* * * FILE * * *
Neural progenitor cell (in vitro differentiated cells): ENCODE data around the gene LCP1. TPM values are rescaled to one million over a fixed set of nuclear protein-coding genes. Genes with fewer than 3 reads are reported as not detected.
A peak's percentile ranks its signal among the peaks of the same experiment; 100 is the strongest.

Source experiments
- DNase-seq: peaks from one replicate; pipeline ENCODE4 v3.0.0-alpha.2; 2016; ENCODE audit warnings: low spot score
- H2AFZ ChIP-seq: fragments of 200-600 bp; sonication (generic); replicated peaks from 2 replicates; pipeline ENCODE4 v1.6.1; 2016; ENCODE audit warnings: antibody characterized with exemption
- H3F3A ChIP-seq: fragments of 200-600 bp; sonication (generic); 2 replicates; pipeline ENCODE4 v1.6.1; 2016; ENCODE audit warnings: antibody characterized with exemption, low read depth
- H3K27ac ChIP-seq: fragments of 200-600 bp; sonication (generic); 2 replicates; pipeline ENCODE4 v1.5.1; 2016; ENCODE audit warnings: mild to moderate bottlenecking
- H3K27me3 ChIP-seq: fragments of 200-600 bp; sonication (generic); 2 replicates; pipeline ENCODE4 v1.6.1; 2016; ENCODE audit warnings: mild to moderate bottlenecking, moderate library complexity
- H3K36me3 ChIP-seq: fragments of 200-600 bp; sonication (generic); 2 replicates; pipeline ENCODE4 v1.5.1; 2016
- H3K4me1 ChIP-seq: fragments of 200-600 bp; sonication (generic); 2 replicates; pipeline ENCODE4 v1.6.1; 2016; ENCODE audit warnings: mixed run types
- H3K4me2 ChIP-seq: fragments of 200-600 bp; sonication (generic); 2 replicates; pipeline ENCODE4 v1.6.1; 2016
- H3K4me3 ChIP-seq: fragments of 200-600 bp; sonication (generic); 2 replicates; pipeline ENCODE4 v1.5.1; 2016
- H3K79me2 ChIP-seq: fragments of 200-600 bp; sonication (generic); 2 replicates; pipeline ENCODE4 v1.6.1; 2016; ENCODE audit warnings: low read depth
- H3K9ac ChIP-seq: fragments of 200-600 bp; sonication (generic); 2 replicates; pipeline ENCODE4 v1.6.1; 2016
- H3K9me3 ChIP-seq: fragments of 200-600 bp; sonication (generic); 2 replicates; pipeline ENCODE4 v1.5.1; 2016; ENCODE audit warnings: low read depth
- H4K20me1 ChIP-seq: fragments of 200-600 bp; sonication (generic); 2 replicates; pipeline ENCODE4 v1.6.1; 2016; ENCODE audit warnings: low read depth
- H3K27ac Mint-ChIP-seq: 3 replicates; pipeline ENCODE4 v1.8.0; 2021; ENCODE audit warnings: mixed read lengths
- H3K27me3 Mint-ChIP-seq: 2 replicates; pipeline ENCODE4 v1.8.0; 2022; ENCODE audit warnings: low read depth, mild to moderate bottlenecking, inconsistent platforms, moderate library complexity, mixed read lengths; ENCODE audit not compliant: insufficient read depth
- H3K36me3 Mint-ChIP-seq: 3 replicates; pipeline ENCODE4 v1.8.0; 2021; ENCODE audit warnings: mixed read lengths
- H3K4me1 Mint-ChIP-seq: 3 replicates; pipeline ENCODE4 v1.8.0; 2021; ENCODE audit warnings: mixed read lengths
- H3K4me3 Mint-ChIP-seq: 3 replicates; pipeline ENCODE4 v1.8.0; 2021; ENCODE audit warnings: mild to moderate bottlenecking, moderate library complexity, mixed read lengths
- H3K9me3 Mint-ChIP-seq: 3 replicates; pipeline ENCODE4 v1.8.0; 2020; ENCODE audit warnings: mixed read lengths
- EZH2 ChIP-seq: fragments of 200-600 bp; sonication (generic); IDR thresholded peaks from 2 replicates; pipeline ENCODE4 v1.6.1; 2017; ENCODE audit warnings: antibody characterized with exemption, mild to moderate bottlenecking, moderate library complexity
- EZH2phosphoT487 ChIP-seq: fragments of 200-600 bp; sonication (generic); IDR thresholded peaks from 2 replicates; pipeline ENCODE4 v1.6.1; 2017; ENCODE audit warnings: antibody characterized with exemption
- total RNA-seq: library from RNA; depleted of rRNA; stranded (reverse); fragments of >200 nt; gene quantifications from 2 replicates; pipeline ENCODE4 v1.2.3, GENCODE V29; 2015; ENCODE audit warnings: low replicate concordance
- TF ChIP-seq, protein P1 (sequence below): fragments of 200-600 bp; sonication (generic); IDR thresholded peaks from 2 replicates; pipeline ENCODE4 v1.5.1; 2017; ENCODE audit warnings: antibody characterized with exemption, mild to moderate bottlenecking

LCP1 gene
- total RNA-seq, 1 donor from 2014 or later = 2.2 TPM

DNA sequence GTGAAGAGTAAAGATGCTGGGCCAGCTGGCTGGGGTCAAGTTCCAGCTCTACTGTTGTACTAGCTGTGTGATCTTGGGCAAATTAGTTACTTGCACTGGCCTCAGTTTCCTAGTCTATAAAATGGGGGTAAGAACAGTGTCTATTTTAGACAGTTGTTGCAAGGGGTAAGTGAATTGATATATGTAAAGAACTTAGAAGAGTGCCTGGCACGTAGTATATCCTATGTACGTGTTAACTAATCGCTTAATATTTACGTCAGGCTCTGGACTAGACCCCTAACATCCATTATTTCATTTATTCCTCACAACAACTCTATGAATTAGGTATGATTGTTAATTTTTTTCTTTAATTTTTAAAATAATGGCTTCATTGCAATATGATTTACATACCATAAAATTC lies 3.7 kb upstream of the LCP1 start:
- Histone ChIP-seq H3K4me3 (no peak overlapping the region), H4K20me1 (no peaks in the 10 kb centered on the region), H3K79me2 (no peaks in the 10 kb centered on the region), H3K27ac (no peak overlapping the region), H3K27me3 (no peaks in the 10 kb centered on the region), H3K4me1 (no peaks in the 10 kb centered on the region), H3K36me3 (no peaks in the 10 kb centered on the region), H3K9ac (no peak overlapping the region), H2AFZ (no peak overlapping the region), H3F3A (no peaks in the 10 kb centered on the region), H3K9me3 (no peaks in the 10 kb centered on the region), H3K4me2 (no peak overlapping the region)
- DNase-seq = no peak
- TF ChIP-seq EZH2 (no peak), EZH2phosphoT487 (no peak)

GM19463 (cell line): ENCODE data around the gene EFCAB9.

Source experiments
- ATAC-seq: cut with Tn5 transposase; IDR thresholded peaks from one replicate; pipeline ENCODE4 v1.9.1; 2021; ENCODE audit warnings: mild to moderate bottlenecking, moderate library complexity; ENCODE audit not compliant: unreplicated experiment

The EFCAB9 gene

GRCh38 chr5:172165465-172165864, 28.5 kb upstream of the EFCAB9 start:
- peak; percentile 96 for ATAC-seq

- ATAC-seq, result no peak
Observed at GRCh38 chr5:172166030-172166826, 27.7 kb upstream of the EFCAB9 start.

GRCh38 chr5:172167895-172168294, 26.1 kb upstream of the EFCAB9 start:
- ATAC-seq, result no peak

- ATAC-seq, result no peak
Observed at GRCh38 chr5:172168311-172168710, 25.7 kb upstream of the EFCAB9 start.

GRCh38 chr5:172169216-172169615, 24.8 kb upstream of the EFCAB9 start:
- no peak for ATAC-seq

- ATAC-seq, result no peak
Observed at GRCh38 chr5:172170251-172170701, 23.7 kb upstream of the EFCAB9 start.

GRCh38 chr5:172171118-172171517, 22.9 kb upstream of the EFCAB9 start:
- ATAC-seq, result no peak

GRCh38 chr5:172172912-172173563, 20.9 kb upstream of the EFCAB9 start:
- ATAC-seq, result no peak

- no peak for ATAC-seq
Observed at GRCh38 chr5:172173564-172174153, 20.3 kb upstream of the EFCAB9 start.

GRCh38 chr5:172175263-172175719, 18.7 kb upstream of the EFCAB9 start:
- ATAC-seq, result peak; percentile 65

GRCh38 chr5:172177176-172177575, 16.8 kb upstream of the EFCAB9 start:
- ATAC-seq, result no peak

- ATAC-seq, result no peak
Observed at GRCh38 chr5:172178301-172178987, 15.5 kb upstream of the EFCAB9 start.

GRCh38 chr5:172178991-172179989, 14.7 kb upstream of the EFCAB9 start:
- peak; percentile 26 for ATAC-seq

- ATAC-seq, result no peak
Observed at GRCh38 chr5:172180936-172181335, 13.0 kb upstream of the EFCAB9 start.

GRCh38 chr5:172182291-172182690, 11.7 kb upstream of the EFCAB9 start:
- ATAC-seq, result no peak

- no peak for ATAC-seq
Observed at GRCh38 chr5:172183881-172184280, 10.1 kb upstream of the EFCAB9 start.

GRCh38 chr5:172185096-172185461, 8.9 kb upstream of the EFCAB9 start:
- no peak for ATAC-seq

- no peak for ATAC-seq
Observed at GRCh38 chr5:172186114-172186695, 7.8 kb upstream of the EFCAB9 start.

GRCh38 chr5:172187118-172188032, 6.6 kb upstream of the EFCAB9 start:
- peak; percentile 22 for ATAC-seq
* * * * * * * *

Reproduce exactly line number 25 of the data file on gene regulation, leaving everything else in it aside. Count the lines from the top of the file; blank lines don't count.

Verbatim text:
- total RNA-seq: library from RNA; depleted of rRNA; stranded (reverse); fragments of >200 nt; gene quantifications from 2 replicates; pipeline ENCODE4 v1.2.3, GENCODE V29; 2015; ENCODE audit warnings: low replicate concordance